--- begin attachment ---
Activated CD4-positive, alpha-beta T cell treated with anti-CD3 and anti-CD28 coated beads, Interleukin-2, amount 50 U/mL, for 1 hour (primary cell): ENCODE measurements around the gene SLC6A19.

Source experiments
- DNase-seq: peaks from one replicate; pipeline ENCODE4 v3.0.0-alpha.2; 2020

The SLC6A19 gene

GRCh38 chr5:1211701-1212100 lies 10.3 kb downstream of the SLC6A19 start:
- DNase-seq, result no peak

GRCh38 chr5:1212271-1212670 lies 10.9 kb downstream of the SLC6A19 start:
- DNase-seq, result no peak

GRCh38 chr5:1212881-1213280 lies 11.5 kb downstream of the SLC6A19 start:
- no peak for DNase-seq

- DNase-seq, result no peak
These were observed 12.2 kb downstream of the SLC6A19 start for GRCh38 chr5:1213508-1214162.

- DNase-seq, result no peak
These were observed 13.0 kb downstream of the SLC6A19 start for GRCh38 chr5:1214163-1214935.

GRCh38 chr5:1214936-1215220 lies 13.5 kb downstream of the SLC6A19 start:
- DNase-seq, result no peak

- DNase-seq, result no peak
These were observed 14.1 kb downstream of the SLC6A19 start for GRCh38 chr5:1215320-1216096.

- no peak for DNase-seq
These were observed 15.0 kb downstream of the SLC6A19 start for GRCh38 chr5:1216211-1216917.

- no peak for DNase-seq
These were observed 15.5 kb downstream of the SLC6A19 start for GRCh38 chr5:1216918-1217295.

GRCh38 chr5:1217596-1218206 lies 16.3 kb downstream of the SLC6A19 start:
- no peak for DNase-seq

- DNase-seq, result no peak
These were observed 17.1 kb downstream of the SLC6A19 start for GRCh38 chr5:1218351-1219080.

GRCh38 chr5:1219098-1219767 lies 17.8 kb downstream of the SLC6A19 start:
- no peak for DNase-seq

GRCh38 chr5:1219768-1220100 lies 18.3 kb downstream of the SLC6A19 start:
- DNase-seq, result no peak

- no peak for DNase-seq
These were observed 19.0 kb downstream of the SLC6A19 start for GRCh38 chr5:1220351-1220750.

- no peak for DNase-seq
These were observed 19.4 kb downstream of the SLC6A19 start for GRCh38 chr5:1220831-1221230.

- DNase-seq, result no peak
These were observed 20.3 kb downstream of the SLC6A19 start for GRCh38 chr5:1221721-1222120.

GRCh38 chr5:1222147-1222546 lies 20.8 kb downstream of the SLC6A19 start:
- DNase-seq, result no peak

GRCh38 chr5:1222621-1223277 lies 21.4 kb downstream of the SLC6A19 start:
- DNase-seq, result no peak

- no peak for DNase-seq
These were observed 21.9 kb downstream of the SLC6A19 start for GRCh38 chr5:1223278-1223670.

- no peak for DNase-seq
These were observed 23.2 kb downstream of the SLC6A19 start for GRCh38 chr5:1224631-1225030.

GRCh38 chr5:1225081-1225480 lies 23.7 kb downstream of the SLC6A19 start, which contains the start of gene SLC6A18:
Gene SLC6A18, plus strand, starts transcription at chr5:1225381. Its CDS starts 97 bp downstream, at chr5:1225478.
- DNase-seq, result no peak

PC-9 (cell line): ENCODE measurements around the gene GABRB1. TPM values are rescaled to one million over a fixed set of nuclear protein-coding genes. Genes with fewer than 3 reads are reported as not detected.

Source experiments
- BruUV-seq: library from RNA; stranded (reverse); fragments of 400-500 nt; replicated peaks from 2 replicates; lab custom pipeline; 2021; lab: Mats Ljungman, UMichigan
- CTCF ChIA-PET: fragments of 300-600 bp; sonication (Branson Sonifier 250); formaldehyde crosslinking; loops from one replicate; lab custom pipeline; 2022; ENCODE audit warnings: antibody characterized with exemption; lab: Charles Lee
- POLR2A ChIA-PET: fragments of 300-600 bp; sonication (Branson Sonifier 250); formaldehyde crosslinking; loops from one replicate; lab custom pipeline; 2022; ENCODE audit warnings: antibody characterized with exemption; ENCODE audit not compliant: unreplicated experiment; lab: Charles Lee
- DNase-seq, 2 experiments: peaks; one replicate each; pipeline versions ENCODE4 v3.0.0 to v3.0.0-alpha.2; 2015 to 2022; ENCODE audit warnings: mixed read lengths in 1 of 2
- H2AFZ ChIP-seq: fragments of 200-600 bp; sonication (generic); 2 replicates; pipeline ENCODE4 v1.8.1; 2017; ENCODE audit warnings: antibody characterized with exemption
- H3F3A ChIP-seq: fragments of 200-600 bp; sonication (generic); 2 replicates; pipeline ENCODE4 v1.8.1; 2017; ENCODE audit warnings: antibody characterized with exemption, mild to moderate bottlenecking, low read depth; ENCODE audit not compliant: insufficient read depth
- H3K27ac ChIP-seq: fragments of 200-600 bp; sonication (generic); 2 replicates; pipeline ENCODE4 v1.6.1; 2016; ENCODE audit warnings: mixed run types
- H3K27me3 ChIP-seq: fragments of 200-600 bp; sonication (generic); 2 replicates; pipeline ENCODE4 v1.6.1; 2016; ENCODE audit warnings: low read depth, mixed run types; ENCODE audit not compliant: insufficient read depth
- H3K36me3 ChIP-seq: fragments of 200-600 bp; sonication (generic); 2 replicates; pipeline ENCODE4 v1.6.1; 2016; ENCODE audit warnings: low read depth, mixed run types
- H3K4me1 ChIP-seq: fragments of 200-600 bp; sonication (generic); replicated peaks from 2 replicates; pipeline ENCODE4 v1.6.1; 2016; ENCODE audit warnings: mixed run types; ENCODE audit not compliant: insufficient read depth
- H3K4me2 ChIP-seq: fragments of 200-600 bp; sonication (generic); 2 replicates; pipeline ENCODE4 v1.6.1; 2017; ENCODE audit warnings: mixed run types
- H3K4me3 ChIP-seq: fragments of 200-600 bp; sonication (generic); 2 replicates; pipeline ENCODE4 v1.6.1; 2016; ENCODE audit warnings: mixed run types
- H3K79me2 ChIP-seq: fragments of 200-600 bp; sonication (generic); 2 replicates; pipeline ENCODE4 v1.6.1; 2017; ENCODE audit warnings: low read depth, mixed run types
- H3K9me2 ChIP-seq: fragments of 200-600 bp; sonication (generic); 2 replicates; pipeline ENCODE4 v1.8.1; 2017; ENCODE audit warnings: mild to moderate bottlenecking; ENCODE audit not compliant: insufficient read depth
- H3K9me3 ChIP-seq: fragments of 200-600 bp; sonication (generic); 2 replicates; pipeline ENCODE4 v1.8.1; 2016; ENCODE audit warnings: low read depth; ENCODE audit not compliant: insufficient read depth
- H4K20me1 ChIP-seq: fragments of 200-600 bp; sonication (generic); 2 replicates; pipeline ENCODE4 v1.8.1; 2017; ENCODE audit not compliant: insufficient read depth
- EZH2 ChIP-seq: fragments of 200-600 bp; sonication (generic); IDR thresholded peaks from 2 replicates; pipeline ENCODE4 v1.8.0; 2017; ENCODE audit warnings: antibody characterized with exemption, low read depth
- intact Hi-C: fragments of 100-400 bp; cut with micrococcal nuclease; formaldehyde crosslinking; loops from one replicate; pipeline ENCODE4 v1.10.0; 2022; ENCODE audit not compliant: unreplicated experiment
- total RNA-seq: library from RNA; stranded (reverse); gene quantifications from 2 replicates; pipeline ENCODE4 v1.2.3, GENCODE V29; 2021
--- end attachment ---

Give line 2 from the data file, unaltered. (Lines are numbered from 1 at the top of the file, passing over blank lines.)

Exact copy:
Source experiments